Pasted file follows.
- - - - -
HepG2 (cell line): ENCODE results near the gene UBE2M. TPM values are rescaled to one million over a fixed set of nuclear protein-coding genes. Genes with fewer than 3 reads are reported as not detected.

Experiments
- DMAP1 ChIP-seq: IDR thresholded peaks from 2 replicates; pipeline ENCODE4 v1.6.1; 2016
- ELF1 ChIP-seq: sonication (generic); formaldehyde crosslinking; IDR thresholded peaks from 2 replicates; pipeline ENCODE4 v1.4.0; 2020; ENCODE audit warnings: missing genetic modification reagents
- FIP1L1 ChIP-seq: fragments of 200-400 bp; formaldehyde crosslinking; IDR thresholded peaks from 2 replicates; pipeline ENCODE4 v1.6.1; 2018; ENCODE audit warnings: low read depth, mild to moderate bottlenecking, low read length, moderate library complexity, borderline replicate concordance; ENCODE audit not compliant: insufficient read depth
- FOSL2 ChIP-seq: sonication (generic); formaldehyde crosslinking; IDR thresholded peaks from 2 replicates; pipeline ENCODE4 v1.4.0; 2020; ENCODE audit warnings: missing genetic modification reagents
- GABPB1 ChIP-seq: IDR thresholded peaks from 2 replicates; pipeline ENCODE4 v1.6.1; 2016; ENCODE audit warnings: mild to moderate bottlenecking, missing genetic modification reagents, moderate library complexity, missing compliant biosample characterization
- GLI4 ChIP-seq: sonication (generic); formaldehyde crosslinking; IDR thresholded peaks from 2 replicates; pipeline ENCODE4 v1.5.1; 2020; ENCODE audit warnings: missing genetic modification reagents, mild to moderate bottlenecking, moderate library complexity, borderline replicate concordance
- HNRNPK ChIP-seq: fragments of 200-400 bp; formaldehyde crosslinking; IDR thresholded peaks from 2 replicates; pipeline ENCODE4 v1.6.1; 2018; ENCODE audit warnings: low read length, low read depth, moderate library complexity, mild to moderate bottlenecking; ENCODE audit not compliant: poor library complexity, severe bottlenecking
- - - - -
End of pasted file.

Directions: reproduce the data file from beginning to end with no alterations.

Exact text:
HepG2 (cell line): ENCODE results near the gene UBE2M. TPM values are rescaled to one million over a fixed set of nuclear protein-coding genes. Genes with fewer than 3 reads are reported as not detected.

Experiments
- DMAP1 ChIP-seq: IDR thresholded peaks from 2 replicates; pipeline ENCODE4 v1.6.1; 2016
- ELF1 ChIP-seq: sonication (generic); formaldehyde crosslinking; IDR thresholded peaks from 2 replicates; pipeline ENCODE4 v1.4.0; 2020; ENCODE audit warnings: missing genetic modification reagents
- FIP1L1 ChIP-seq: fragments of 200-400 bp; formaldehyde crosslinking; IDR thresholded peaks from 2 replicates; pipeline ENCODE4 v1.6.1; 2018; ENCODE audit warnings: low read depth, mild to moderate bottlenecking, low read length, moderate library complexity, borderline replicate concordance; ENCODE audit not compliant: insufficient read depth
- FOSL2 ChIP-seq: sonication (generic); formaldehyde crosslinking; IDR thresholded peaks from 2 replicates; pipeline ENCODE4 v1.4.0; 2020; ENCODE audit warnings: missing genetic modification reagents
- GABPB1 ChIP-seq: IDR thresholded peaks from 2 replicates; pipeline ENCODE4 v1.6.1; 2016; ENCODE audit warnings: mild to moderate bottlenecking, missing genetic modification reagents, moderate library complexity, missing compliant biosample characterization
- GLI4 ChIP-seq: sonication (generic); formaldehyde crosslinking; IDR thresholded peaks from 2 replicates; pipeline ENCODE4 v1.5.1; 2020; ENCODE audit warnings: missing genetic modification reagents, mild to moderate bottlenecking, moderate library complexity, borderline replicate concordance
- HNRNPK ChIP-seq: fragments of 200-400 bp; formaldehyde crosslinking; IDR thresholded peaks from 2 replicates; pipeline ENCODE4 v1.6.1; 2018; ENCODE audit warnings: low read length, low read depth, moderate library complexity, mild to moderate bottlenecking; ENCODE audit not compliant: poor library complexity, severe bottlenecking